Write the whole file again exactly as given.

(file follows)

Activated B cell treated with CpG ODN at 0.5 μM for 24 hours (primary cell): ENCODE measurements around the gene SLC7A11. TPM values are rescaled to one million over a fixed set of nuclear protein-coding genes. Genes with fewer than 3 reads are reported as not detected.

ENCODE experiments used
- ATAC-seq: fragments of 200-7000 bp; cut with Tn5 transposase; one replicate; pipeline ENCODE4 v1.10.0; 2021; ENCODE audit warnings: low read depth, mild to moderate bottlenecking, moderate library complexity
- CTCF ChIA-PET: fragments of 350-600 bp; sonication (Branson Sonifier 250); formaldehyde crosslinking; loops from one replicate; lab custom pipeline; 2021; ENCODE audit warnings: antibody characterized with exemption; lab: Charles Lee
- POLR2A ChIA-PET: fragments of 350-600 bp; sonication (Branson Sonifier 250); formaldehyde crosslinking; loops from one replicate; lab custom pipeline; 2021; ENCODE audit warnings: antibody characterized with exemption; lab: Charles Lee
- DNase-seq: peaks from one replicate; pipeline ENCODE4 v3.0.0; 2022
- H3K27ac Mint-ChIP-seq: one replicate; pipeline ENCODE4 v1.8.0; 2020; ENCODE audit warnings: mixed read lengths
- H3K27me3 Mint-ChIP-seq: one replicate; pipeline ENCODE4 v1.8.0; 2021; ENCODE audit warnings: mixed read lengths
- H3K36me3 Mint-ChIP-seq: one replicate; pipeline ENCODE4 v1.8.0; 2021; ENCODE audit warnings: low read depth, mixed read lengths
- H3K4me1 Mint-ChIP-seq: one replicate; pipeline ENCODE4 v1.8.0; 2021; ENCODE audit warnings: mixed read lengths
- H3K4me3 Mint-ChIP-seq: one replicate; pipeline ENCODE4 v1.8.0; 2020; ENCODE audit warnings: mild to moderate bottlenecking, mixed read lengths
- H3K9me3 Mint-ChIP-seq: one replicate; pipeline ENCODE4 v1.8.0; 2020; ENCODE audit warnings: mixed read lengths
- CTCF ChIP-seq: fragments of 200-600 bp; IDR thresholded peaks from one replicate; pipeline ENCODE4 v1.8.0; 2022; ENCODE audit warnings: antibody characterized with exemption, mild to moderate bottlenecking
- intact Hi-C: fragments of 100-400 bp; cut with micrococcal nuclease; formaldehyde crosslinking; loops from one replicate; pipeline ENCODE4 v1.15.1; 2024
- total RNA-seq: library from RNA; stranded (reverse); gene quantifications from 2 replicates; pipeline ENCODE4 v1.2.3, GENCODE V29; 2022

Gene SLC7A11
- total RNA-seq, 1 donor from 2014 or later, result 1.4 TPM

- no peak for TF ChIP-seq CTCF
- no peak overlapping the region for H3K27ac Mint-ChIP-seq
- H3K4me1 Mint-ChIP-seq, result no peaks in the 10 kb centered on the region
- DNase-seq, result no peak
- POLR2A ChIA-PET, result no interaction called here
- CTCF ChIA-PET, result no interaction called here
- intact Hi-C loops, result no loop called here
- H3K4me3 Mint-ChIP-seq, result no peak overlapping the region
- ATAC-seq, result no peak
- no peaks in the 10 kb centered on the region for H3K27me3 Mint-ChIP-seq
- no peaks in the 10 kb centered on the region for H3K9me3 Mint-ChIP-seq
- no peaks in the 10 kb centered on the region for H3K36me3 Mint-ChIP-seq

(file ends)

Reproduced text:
Activated B cell treated with CpG ODN at 0.5 μM for 24 hours (primary cell): ENCODE measurements around the gene SLC7A11. TPM values are rescaled to one million over a fixed set of nuclear protein-coding genes. Genes with fewer than 3 reads are reported as not detected.

ENCODE experiments used
- ATAC-seq: fragments of 200-7000 bp; cut with Tn5 transposase; one replicate; pipeline ENCODE4 v1.10.0; 2021; ENCODE audit warnings: low read depth, mild to moderate bottlenecking, moderate library complexity
- CTCF ChIA-PET: fragments of 350-600 bp; sonication (Branson Sonifier 250); formaldehyde crosslinking; loops from one replicate; lab custom pipeline; 2021; ENCODE audit warnings: antibody characterized with exemption; lab: Charles Lee
- POLR2A ChIA-PET: fragments of 350-600 bp; sonication (Branson Sonifier 250); formaldehyde crosslinking; loops from one replicate; lab custom pipeline; 2021; ENCODE audit warnings: antibody characterized with exemption; lab: Charles Lee
- DNase-seq: peaks from one replicate; pipeline ENCODE4 v3.0.0; 2022
- H3K27ac Mint-ChIP-seq: one replicate; pipeline ENCODE4 v1.8.0; 2020; ENCODE audit warnings: mixed read lengths
- H3K27me3 Mint-ChIP-seq: one replicate; pipeline ENCODE4 v1.8.0; 2021; ENCODE audit warnings: mixed read lengths
- H3K36me3 Mint-ChIP-seq: one replicate; pipeline ENCODE4 v1.8.0; 2021; ENCODE audit warnings: low read depth, mixed read lengths
- H3K4me1 Mint-ChIP-seq: one replicate; pipeline ENCODE4 v1.8.0; 2021; ENCODE audit warnings: mixed read lengths
- H3K4me3 Mint-ChIP-seq: one replicate; pipeline ENCODE4 v1.8.0; 2020; ENCODE audit warnings: mild to moderate bottlenecking, mixed read lengths
- H3K9me3 Mint-ChIP-seq: one replicate; pipeline ENCODE4 v1.8.0; 2020; ENCODE audit warnings: mixed read lengths
- CTCF ChIP-seq: fragments of 200-600 bp; IDR thresholded peaks from one replicate; pipeline ENCODE4 v1.8.0; 2022; ENCODE audit warnings: antibody characterized with exemption, mild to moderate bottlenecking
- intact Hi-C: fragments of 100-400 bp; cut with micrococcal nuclease; formaldehyde crosslinking; loops from one replicate; pipeline ENCODE4 v1.15.1; 2024
- total RNA-seq: library from RNA; stranded (reverse); gene quantifications from 2 replicates; pipeline ENCODE4 v1.2.3, GENCODE V29; 2022

Gene SLC7A11
- total RNA-seq, 1 donor from 2014 or later, result 1.4 TPM

- no peak for TF ChIP-seq CTCF
- no peak overlapping the region for H3K27ac Mint-ChIP-seq
- H3K4me1 Mint-ChIP-seq, result no peaks in the 10 kb centered on the region
- DNase-seq, result no peak
- POLR2A ChIA-PET, result no interaction called here
- CTCF ChIA-PET, result no interaction called here
- intact Hi-C loops, result no loop called here
- H3K4me3 Mint-ChIP-seq, result no peak overlapping the region
- ATAC-seq, result no peak
- no peaks in the 10 kb centered on the region for H3K27me3 Mint-ChIP-seq
- no peaks in the 10 kb centered on the region for H3K9me3 Mint-ChIP-seq
- no peaks in the 10 kb centered on the region for H3K36me3 Mint-ChIP-seq